How we Git

Greg Boone edited this page Sep 27, 2016 · 19 revisions

When contributing to, we typically work on branches off of the main repo, not forks. What does this mean?

  1. If you work for 18F
  2. After your first commit
  3. When you are finished editing
  4. If you don't work for 18F

If you work for 18F

Making your first changes

First, make sure you run through the GitHub tutorial. (If you get any errors with the laptop script, submit them as issues: to

  1. Open Terminal

  2. Navigate to the code directory you created in the GitHub tutorial by running cd ~/code

  3. Clone over ssh by running: git clone while in your code directory. This will download the entire project.

  4. If you're using a mac, run: git config --global core.editor /usr/bin/vim

  5. Make a new branch by running git checkout -b your-new-branch

  6. Flip over to your text editor (Sublime Text) and open the document you wish to edit.

  7. Make your changes!

  8. When you're finished editing, flip back to Terminal and run: git status you should see a screen that looks something like this:

    On branch your-new-branch
    Your branch is up-to-date with 'origin/your-new-branch'.
    Changes not staged for commit:
      (use "git add <file>..." to update what will be committed)
      (use "git checkout -- <file>..." to discard changes in working directory)
          	modified:   _posts/
    no changes added to commit (use "git add" and/or "git commit -a")

    The line that starts "modified" in the middle should be the path to the file you edited.

  9. Add it to your commit by running: git add _posts/

  10. To complete the commit, run: git commit

    Now you're in an application called vim, a text editor kind of like Sublime, but it only works from the command line. You might notice you can't type much in vim, and there's no obvious way to get out of it. Here are some quick tips. Learn more by playing the Zelda-meets-text-editing game Vim Adventures or by reading this in-depth guide.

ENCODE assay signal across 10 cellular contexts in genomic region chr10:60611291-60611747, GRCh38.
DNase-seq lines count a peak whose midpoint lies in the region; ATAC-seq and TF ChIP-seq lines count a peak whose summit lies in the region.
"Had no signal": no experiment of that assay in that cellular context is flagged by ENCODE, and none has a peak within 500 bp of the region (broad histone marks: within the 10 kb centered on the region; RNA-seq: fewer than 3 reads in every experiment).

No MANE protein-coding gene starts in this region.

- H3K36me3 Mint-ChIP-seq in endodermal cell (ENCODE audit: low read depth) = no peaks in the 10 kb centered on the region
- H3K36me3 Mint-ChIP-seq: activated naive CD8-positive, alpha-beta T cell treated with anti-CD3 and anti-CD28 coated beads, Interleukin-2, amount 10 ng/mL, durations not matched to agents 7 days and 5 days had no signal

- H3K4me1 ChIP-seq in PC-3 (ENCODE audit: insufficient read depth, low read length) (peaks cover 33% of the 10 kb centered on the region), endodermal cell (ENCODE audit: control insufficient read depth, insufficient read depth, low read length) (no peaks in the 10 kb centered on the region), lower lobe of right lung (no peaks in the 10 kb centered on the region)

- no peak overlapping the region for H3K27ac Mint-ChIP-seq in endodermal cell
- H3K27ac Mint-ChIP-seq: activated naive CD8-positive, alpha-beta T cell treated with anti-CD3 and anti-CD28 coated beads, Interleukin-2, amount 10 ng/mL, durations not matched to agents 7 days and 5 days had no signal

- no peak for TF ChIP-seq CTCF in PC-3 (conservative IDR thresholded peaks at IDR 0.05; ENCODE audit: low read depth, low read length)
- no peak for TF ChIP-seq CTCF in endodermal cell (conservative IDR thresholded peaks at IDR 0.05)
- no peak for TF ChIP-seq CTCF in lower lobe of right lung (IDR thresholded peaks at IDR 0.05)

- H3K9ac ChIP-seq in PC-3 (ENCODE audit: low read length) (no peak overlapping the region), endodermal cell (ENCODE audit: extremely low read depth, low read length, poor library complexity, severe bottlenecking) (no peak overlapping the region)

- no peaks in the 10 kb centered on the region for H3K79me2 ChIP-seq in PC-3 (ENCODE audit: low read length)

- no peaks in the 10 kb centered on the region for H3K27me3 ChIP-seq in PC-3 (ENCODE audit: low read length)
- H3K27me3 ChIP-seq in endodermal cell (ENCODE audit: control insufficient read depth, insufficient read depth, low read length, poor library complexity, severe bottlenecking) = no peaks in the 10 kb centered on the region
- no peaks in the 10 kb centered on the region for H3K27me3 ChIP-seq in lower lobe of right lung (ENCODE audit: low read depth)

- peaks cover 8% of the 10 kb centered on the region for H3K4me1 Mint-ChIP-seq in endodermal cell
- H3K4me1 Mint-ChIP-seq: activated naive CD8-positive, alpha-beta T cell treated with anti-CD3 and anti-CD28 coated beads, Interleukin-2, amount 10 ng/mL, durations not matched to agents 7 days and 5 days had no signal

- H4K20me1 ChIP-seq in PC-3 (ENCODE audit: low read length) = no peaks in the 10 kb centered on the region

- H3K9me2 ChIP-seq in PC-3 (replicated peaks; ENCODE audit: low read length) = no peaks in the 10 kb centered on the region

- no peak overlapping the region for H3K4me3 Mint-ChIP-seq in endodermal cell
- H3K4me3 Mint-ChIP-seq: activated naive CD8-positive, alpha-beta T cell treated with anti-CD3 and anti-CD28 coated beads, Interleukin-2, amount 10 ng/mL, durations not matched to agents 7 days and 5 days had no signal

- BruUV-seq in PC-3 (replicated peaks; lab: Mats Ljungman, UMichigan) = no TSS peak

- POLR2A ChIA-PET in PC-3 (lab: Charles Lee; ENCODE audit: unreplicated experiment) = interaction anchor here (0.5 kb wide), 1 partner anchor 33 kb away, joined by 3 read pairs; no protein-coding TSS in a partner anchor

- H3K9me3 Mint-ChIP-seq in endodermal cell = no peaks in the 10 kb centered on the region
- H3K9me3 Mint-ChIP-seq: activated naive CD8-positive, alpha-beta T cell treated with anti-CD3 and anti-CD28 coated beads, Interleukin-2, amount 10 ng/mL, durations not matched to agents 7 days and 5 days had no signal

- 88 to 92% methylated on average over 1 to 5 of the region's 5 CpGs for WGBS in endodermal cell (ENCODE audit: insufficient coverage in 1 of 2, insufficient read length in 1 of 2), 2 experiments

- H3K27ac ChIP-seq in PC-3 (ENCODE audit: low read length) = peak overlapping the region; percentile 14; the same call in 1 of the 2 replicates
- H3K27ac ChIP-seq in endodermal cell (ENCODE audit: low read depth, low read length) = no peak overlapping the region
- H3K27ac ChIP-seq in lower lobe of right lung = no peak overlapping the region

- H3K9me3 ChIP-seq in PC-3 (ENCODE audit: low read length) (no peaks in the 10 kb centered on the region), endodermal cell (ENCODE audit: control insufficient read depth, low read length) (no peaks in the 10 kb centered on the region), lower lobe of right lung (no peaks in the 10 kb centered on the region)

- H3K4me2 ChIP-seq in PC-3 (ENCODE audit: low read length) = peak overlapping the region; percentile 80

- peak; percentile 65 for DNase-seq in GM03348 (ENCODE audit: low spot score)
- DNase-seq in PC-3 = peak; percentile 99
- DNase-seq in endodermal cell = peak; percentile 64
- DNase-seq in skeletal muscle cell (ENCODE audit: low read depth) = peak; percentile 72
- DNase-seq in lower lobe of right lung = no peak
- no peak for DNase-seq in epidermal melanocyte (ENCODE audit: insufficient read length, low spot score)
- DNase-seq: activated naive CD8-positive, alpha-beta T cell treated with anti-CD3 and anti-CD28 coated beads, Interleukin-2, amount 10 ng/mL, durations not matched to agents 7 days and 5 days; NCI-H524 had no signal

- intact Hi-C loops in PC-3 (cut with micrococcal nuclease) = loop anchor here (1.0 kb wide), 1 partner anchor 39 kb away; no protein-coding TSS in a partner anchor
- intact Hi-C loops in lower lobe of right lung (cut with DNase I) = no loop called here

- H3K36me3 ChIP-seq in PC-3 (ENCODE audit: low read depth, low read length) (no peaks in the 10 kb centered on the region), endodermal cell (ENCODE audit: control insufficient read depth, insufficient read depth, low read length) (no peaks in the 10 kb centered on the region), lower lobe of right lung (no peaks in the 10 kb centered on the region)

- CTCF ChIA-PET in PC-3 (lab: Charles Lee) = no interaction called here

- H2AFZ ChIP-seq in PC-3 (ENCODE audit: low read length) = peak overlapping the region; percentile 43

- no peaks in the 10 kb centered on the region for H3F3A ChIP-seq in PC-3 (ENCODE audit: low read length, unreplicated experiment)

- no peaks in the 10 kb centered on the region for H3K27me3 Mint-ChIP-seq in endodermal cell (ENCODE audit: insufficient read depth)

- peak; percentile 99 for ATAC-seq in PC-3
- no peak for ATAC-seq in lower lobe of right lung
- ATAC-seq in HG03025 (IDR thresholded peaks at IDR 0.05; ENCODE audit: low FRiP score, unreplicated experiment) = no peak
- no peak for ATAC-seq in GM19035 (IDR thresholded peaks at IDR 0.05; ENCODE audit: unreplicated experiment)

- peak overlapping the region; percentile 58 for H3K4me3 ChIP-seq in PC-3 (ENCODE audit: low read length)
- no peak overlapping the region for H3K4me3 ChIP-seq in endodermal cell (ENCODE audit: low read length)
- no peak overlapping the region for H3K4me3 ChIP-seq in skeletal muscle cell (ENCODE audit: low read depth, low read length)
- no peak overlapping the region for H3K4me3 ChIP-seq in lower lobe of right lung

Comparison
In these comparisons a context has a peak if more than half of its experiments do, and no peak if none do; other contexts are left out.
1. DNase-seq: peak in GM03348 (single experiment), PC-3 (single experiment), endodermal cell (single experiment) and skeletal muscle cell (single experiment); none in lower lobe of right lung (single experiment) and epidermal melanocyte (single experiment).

If you don't want to use vim you can use Sublime or Atom or your favorite text editor by following these instructions in the GitHub Help pages.

    Type I to enter "insert mode" and then write your commit message. This should be a detailed and descriptive message about what you are changing.

    Press esc to get out of insert mode.

    Type :wq to save and quit.

    After you commit you should see a message like this in the terminal:

    [your-branch b8f13be] the first line of your commit message
     1 file changed, xxx insertions(+), yy deletions(-)

    :tada: you did it! You committed your changes. Now they are saved for all of history.

  11. Push your changes back to GitHub by running: git push --set-upstream origin your-branch. The --set-upstream part will tell git to remember to always push your-branch to GitHub's (origin) copy of your-branch. You only need to do this one time per branch.

After your first commit:

You only need to clone once. When you return to edit a future post, your workflow will look like this:

  1. Open terminal
  2. cd ~/code
  3. cd
  4. git checkout -b your-new-branch
  5. Open and edit your file in Sublime Text. Save it.
  6. git add path/to/file.extn (if you're not sure of the path, run git status)
  7. git commit
  8. git push origin your-new-branch

(If you are unsure if you have run a command correctly, use git status to check your work.)

You're done!

When you are finished editing

After you push your changes, go to and click on "Branches" you should find your branch in the list, you might even see a button to create a pull request.

When you are finished editing (or whenever you're ready for feedback from others) go to, click the "compare" button.

On this screen you should see two dropdown buttons, one that reads "base: master" and another that reads "compare: master". Base is the name of the branch you want your changes to go to and compare is the name of the branch where your changes are. To submit your changes, click "compare" and choose your branch.

Notify the appropriate authors and the #blog channel about your changes and request that someone else complete the merge. You can also notify the entire blog team by writing @18F/blog.

If you don't work for 18F

If you don't work for 18F, you'll follow the same basic instructions as before but you'll need to fork the repo first.

  1. Click here to fork the repo After you fork, you'll have your own copy on GitHub at a url like:`your-username`/

  2. Go to your fork and clone it to your local machine.

    Now you can follow the normal flow above except when you make a pull request you'll want to be sure to click the link that says "compare across forks" and choose your fork and branch.

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